Friday, December 2, 2022


Group wants rollbacks of some IA voting restrictions; RSV, Flu, COVID: KY faces "Triple Threat" this winter; Appeals court halts special master review of documents seized at Mar-a-Lago.


The Senate passes a bill forcing a labor agreement in an effort to avoid a costly railway worker strike. The House Ways and Means Committee has former President Trump's tax returns in hand. The Agriculture Committee is looking at possible regulations for cryptocurrency following the collapse of cryptocurrency giant FTX. The Supreme Court will be reviewing the legality of Biden s student debt relief program next year. Anti-semitic comments from Ye spark the deletion of tweets from the the House Judiciary Committee GOP's Twitter account.


The first-ever "trout-safe" certification goes to an Idaho fish farm, the Healthy Housing Initiative helps improve rural communities' livability, and if Oklahoma is calling to you, a new database makes it easier for buyers and builders to find available lots.

For Parents in Recovery, Expanded Child Tax Credit Provided “One Less Stressor”


Monday, January 10, 2022   

West Virginia families can expect a smaller federal Child Tax Credit this year, and no more advance monthly payments now that the Build Back Better Act has hit a dead end in Congress.

Advocates say the extra cash helped alleviate burdens on parents recovering from a substance-use disorder.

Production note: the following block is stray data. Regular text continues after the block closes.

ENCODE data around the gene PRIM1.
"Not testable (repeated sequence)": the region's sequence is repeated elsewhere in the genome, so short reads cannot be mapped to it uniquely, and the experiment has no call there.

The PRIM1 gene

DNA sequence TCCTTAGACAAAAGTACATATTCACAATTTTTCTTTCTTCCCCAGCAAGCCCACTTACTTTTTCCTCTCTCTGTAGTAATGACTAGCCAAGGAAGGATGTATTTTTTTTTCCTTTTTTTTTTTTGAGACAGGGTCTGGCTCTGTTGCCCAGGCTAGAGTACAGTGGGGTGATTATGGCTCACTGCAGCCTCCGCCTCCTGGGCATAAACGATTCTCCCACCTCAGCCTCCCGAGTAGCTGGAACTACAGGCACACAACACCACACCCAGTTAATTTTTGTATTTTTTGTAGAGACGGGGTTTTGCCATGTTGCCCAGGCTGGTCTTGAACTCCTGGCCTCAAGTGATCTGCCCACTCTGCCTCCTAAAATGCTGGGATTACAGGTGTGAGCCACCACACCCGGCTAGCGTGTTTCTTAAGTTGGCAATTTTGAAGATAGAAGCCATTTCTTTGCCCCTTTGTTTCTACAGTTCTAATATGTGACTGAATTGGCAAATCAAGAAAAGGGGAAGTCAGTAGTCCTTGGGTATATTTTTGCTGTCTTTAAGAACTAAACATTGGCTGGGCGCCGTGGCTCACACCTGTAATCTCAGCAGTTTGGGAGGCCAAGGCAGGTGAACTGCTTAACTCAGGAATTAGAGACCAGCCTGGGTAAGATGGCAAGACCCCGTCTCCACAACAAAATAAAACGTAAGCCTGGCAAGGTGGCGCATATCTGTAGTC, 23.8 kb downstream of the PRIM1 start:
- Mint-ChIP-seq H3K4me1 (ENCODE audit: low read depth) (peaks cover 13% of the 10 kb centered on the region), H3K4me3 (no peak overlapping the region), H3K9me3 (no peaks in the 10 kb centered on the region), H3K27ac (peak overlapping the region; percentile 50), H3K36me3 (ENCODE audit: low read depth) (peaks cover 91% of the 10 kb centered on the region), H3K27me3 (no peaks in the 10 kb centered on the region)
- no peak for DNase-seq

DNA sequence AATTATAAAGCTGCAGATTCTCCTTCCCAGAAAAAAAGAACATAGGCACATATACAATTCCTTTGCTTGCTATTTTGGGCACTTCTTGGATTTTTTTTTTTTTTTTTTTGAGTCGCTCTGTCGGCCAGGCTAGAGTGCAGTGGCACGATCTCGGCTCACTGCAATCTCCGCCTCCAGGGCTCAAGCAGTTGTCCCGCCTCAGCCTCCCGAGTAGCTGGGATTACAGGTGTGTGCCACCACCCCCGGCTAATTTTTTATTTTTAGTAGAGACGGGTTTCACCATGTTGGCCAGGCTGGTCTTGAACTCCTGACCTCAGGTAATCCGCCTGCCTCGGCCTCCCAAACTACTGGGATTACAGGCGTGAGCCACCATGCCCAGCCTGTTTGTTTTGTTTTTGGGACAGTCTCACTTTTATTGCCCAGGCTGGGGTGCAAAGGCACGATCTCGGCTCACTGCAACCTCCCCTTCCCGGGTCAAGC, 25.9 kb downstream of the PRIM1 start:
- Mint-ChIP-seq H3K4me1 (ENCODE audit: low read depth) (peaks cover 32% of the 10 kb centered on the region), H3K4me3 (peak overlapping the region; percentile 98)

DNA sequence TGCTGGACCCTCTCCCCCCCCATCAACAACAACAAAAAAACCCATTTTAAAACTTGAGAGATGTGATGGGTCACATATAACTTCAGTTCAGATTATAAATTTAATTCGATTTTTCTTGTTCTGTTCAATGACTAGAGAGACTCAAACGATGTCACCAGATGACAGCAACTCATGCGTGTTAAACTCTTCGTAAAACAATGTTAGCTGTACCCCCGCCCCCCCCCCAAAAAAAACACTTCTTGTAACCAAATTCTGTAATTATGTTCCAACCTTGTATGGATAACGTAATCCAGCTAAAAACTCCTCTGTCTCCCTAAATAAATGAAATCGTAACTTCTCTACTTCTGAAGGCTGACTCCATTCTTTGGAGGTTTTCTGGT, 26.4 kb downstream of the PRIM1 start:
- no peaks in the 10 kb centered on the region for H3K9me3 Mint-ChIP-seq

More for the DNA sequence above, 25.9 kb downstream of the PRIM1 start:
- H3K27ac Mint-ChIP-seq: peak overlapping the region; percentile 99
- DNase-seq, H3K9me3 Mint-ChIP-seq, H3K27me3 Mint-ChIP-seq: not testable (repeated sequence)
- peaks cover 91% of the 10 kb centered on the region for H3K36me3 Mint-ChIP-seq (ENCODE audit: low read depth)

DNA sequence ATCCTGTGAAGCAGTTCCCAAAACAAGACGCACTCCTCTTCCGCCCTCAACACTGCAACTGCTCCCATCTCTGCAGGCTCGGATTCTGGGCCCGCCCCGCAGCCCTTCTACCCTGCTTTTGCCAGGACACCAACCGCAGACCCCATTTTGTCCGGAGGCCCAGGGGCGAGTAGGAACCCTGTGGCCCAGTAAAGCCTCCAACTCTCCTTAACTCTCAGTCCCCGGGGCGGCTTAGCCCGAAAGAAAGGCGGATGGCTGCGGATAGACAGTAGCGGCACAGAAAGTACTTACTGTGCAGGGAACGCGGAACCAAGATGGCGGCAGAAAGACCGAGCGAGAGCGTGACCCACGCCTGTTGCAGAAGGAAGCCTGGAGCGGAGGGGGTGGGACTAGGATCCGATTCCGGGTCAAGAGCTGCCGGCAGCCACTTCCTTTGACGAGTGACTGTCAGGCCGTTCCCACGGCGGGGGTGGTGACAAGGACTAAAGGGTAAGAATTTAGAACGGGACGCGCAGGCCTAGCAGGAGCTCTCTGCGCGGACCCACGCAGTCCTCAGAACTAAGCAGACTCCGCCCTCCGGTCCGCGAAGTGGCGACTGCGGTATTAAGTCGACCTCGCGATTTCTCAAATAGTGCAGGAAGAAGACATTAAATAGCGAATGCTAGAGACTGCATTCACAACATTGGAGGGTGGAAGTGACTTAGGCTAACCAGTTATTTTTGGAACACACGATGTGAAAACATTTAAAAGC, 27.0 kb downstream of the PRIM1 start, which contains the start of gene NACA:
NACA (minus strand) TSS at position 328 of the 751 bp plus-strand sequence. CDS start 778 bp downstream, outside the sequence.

JoAnna Vance, a community organizer for the Recovery Advocacy Project based in Beckley and a parent in long-term recovery from substance use disorder, explained the extra income helped stabilize individuals working to rebuild their lives and care for their children.

"Absolutely the child tax credit has been beneficial to families in West Virginia, specifically those in recovery and early recovery," Vance asserted. "To just have one less stressor off of their life."

Last year, Congress temporarily expanded the child tax credit to more than 35 million families, up to $3,600 per child. Studies showed most households used the money to buy food and pay for other basic necessities. Opponents say the $2 trillion Build Back Better Act is too costly.

Vance also pointed out many households across the state are struggling with winter expenses.

"We know that in January is when all of the electric bills and the gas bills spike," Vance noted. "It's when it snows, and you need tires or something like that for your vehicle."

She emphasized West Virginia Families are hurting.

"We need child care, we need jobs, we need internet, we need transportation," Vance outlined. "If they're not going to pass the Build Back Better, then what are they going to do?"

In the journal Health Affairs, researchers argued the expanded Child Tax Credit and other federal funding measures outlined in the Build Back Better Act could help reduce addiction in communities by reducing economic challenges for families that may directly or indirectly contribute to substance use.

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